Did you know that an orange plastic buckle on the sternum strap of a backpack indicates a built-in whistle? The patented Whistleloc is easy to reach if an animal is a bit too interested in you. Unaware of its existence, I carried my own whistle on a cord, hoping not to have to mimic Cheryl Strayed, who had averted disaster by blasting hers at a charging bull in Wild. A whistle also comes in handy if you need to be rescued. Just saying.
The trail isn’t for sissies, particularly after a rain, but it’s a good test of boots. If your toes don’t jam up against the insides on a sharp downhill slope and you keep your footing while navigating wet rocks, slimy roots, and mud, that’s a good thing. I do love my boots.
Halfway down the mountain we took a snack break, removing our packs on a wooden bridge over a quiet little creek. The back of my synthetic shirt was soaked with sweat. I grabbed a hunk of my hair, and it was the same story. I was surprised; we’d walked only a mile. At least I had followed one rule: “No cotton!” The fabric of our lives is a deterrent on the trail, being too absorbent and slow to dry.
Wardrobe tips: Light-colored clothing will make it easier for you to spot ticks. Brightly colored outer garments will make it easy for hunters or rescuers to spot you.
Thunderstorms can be another danger to backpackers, as we found out minutes after pitching our tents. “Get in your tents,” our leader said. “If lightning strikes, crouch on your sleeping pad, touching it with only the balls of your feet.” My tent-mate and I sat side by side and listened to the distant thunder. We were not forced into the survival position; however, rain pelted our campsite. “Do you feel that?” I asked. “Our sleeping pads are moving.” The floor of the tent was undulating beneath our legs.
“It’s like a waterbed,” she said. “We’re floating!” Outside the rain flap, my trekking poles lay in a growing puddle. I pulled my pack into the tent, but that wouldn’t save it. We had to move.
Here’s a tip: Pitch your tent on level ground.
The storm put off dinner for a while, and by then the sun was gone. Our guide said, “Everybody put on your headlamps. We might be cleaning up in the dark.” When you camp, you don’t leave anything for scavengers. Solid leftovers go into a trash bag to be hung from a tree. If you have dishwater, as we did, you dump it away from your sleeping area. Fortunately, the men took over most of the duties that required going into the woods.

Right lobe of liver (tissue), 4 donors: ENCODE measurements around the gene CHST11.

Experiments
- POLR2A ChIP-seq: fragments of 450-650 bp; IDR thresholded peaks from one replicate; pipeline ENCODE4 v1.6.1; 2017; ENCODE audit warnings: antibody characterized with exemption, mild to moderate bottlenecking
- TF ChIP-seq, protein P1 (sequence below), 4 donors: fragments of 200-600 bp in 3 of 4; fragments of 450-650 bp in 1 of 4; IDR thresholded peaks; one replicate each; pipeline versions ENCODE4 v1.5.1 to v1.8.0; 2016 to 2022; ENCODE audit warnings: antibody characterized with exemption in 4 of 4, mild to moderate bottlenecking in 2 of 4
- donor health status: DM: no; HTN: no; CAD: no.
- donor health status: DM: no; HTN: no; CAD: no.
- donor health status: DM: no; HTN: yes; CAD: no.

Later we gathered around a fire pit minus the fire, with a few dimmed headlamps our only light. Not only are campfires ill-advised in many wooded areas; it was the end of August and no one needed heat. We were a circle of shadows, and behind us the darkness was complete. Critters started making their night noises. I thought about those tigers in India that slip into remote villages to snatch people from their huts and drag them away.
Tip: The wilderness is a good place to try positive thinking.
To be continued…

Wednesday, September 11, 2013

Into the Georgia Woods, Part 2

The car aired out quickly after I dumped my badly wrapped trail snacks in Kentucky. By the time I swung back onto I-75 South, the sky was turning blue. Traffic was light, letting me enjoy the morning at a productive speed.
I do like nature. Even after the sun rose, the fog warnings were accurate. When I crossed the Kentucky River near Georgetown, I was the only one on the bridge. Fog hung above the water on both sides, and it was like driving into a make-believe land. In Tennessee the fog lay against the ground in sections of solid white, striping the grass like a flag.
I played satellite radio all the way to Atlanta, and during the last few miles I again heard the song that seemed to follow me to these hikes: “The Reverend Mr. Black.” Yes, I know I “got” to walk that lonesome valley, but at least this time I won’t be walking it by myself.
The class limit was 12 hikers. I knew that I would be teamed with another single female and that we would be tent-mates. REI would supply our tents, sleeping bags and pads, backpacks, cooking gear, and food for dinner the first night and breakfast the next day.
“Don’t let me forget my lunch,” I said to my son as I stuck my peanut-butter sandwich and power bar in his refrigerator. I even had a cloth bag with one of those built-in freezer blocks to put my food in, but there is so much to remember when you backpack. After all, I had to take my second suitcase with me to unload once the packs were distributed. Even at the end of summer, REI had required us to bring long johns, a fleece, a warm hat, and gloves in addition to a clean shirt, undies, and rainwear. My stuff bags, hiking boots, wool socks, and silk sock liners were loose in the trunk.
I had a two-hour drive north to Black Rock Mountain State Park—yes, Rev. Mr. Black, alone—which was plenty of time to imagine what was in store. What if I woke up in the wee hours having to pee? There are no toilets in the woods. You pick your way away from camp with a headlamp to guide you. I pictured our group hiking single file with me at the back. That was one picture I’d have to change; I’d seen enough animal shows on PBS to know it’s always the last ones that get picked off.
Anxiety would color my thoughts until I got where I was going and possibly after that; but, despite my fears, I knew I had made the right decision to test my mettle in the woods. I had a mini-library of hiking books, but you can’t learn it all by reading.
Black Rock Mountain State Park is located near Clayton, GA, a few miles south of the North Carolina border. Our group was to meet at the visitor center at 10:00 a.m. About halfway there, I realized I’d forgotten my lunch for the next day, so I stopped in Clayton to fill the gas tank and buy a couple packs of crackers to tide me over. Then, in spite of the clerk’s simple directions to the park, I missed the turn and had to go back.